A Galaxy Far, Far Away: Hubble Finds Oldest, Most Distant Galaxy Yet

Friday, 04 March 2016 - 11:47AM
Friday, 04 March 2016 - 11:47AM
A Galaxy Far, Far Away: Hubble Finds Oldest, Most Distant Galaxy Yet
NASA's Hubble telescope has just added another major astronomical discovery to its list of accomplishments, as researchers have just discovered the oldest, most distant galaxy ever observed from Earth, or one that came into existence "a long, long time ago" and "far, far away."



The "remarkably luminous" galaxy GN-z11 is 25 times smaller than the Milky Way and has only one percent of our galaxy's mass. However, it is forming new stars at an extremely prolific rate, about 20 times greater than our own galaxy, which makes it bright enough to be spotted by the Hubble telescope. GNz-11 formed 13.4 billion years ago, only 400 million years after the Big Bang, making it a whopping 150 million years older than the previous record holder.

Opening quote
"We've taken a major step back in time, beyond what we'd ever expected to be able to do with Hubble," lead author Pascal Oesch said in a statement. "We managed to look back in time to measure the distance to a galaxy when the Universe was only three percent of its current age."
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In a paper published in Astrophysical Journal, the researchers detail their discovery of this galaxy through spectroscopic analysis, which splits the light of the galaxy into its component colors. They measured the distance by observing the "redshift" of the galaxy, or the extent to which the wavelengths of the emitted light are becoming longer and closer to the red side of the light spectrum. The redshift is directly proportional to the age of the galaxy, since the wavelengths become longer as they travel through space, creating the illusion that faraway objects in the expanding universe are receding from Earth.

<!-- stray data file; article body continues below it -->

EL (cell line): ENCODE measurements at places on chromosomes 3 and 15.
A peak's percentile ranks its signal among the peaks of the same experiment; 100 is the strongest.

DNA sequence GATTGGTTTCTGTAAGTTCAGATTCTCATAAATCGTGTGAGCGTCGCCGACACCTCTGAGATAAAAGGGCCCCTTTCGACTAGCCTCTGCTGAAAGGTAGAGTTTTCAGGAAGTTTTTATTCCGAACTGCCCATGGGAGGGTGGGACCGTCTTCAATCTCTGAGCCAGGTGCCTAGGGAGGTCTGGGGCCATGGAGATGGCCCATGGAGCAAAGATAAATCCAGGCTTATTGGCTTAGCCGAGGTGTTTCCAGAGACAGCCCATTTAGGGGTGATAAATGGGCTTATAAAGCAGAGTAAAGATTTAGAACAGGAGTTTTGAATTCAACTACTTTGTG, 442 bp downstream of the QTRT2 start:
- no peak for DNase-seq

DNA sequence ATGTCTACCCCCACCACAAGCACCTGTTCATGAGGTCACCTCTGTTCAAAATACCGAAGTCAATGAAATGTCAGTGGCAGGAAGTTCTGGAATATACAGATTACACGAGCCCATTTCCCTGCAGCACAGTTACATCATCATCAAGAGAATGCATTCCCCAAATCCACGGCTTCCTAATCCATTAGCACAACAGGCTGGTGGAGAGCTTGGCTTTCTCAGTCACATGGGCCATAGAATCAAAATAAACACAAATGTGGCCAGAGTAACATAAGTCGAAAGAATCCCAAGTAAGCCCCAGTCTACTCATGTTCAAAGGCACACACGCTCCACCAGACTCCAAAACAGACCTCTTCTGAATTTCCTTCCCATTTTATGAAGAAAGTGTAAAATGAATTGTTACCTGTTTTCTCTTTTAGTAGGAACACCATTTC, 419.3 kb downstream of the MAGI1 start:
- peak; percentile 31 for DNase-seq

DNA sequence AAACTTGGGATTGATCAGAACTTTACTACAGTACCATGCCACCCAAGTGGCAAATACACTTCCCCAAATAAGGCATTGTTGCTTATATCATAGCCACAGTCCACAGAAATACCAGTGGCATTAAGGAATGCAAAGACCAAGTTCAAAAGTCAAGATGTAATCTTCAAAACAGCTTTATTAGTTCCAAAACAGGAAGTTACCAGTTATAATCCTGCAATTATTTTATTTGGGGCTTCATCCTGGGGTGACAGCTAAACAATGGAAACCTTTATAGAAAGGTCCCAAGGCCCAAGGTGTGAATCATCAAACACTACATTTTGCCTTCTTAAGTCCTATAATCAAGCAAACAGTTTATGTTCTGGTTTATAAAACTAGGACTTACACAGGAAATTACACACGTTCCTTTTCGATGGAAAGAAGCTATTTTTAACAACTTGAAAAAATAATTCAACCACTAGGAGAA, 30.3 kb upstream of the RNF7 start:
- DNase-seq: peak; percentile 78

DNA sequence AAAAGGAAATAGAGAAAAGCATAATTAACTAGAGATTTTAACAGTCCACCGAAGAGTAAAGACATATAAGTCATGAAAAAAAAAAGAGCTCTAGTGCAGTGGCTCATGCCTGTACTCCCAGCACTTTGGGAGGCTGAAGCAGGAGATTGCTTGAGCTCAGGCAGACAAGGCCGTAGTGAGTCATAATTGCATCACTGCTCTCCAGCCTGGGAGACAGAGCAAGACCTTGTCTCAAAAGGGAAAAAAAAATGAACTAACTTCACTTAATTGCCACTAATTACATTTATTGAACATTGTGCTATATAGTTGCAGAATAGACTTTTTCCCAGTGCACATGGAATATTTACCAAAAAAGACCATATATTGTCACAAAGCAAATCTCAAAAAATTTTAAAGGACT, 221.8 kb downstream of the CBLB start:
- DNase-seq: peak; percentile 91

GNz-11 has an observed redshift of 11.1, bringing its estimated age 200 million years closer to the Big Bang than the previous record holder, which has a redshift of 8.68, making it approximately 13.2 billion years old. The researchers hope that the James Webb Space Telescope, which is set to be launched in 2018, will break this record, but for now, the discovery of this galaxy gives significant insight into the nature of the early universe.


Opening quote
"It's amazing that a galaxy so massive existed only 200 million to 300 million years after the very first stars started to form," said co-author Garth Illingworth. "It takes really fast growth, producing stars at a huge rate, to have formed a galaxy that is a billion solar masses so soon."
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And, as a bonus, here's a beautiful picture released today by Hubble of a "stellar fingerprint," or the emissions from a young star 2,300 lightyears from Earth:

Stellar Fingerprint from Hubble
Science
NASA

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